On a boy’s journey to manhood there are defining moments. One of mine came on a farm as a twelve year old boy.
Mr. Z—as we affectionately called him—was the farmer. He hired my friends and I for fifteen dollars a day to hoe his beans, pick his tomatoes, feed his turkeys, and in the fall, harvest his apples.
One field, however, remained a mystery to me for the first three years. Only older boys were allowed to work in the corn field. As my junior high years passed I grew tired of picking the same vegetables. When I left the tomato fields my arms were itchy and my hands were black. When I left the pickle fields my arms were scratched from the thorny plants. The potato field was swampy, and picking beans was painfully slow. I wanted something new; I wanted to pick corn.
I got my first chance on a humid July day when help was scarce. Mr. Z instructed my friend and me to load up the wagon with empty waxed banana boxes and a few bushel baskets. We hopped on and he pulled us up the hill with the tractor.
On arrival, I discovered that corn stalks produce heat—especially in July. As we dismounted, Mr. Z explained that my friend and I would take turns following him through the high rows with one of the bushel baskets. He would pick the corn and we would pack it in the banana boxes. “Now, Jason,” he said. “Mind the edges of the leaves—they’re sharp. I once sliced the palm of my hand clear across, not being careful.” He didn’t have to warn me about the bees. I noticed the hives as we turned into the field.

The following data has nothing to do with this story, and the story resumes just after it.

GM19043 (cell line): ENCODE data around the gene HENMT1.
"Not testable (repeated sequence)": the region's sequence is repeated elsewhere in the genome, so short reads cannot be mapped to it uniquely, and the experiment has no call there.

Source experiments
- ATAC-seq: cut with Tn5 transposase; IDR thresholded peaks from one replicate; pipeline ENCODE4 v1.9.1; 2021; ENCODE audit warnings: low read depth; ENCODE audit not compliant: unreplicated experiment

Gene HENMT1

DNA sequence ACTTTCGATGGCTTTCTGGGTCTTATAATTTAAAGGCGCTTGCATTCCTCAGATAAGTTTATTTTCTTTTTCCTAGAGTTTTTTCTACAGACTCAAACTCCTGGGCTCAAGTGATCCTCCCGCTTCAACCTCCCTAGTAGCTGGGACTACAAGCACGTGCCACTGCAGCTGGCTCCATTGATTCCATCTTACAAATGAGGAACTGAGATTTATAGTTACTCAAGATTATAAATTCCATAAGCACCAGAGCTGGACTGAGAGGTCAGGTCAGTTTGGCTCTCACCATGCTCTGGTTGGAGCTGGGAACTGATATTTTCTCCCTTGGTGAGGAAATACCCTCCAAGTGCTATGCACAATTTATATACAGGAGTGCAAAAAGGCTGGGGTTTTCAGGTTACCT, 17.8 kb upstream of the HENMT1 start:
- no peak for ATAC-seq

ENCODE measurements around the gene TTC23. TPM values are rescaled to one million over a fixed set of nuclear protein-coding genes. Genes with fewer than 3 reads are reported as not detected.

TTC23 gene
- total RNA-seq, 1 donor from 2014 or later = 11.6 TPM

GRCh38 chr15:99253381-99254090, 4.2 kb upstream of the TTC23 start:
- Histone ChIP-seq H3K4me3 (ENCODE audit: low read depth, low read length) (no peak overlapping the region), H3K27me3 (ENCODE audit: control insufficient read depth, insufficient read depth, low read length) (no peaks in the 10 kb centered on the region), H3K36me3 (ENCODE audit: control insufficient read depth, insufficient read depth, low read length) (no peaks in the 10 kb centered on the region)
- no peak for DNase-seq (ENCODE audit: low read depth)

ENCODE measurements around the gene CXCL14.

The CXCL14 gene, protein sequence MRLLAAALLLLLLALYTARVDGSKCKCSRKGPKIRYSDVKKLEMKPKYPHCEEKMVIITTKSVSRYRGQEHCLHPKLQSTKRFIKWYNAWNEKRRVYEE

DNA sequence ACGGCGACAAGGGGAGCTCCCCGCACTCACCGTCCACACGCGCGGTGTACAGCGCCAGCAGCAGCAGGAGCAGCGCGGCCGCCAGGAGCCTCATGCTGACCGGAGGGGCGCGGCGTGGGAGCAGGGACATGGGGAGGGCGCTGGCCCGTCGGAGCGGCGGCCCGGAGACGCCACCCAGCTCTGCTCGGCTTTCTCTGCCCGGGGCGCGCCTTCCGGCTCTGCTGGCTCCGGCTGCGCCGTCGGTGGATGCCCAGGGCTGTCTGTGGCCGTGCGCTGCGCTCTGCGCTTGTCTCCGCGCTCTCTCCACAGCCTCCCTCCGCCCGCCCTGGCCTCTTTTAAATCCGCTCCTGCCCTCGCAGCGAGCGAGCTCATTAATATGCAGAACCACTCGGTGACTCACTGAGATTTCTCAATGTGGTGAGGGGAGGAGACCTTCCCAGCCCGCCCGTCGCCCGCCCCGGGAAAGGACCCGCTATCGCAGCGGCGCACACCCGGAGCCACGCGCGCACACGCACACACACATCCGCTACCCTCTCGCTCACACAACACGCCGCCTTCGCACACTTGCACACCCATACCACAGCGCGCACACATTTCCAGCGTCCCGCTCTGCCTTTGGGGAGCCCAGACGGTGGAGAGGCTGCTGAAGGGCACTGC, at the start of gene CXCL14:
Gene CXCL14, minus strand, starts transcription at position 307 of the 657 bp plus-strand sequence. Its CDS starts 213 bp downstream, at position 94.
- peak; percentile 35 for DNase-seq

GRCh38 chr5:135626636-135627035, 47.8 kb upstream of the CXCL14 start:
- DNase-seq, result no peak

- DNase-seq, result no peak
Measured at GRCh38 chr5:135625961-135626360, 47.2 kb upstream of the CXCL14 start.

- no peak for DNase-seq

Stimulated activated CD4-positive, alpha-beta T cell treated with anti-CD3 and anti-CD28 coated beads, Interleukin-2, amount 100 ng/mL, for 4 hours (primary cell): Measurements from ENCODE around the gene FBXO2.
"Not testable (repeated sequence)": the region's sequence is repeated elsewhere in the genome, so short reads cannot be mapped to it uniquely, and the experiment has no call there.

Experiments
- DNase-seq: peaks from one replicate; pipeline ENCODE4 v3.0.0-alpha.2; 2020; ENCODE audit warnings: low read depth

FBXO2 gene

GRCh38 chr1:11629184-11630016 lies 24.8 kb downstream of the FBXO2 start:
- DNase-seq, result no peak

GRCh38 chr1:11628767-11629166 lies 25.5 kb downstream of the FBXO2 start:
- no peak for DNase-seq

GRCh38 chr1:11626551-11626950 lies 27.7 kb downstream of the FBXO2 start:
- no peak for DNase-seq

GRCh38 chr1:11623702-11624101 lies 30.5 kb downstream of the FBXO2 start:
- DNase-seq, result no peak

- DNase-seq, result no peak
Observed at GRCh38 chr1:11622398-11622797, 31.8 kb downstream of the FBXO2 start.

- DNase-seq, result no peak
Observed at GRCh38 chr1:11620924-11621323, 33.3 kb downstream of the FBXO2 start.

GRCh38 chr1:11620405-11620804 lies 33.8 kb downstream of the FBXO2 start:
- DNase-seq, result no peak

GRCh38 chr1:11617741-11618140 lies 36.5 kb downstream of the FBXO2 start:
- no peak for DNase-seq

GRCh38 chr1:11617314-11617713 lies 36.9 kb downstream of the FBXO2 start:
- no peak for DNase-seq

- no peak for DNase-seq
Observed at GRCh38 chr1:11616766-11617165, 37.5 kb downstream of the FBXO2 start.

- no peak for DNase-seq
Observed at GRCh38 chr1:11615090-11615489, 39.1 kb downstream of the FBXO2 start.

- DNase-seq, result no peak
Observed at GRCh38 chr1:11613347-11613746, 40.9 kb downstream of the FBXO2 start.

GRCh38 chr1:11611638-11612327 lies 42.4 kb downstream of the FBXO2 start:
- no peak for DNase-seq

After a quick drink, I grabbed a basket and plunged in after him. The leaves scratched my arms and face, and the handles on the basket dug into my hands. I can’t believe I wanted to do this, I thought.
When the boxes were finally filled I was scratched, bleeding and exhausted, but I was proud that I had not quit. My strength was not found lacking.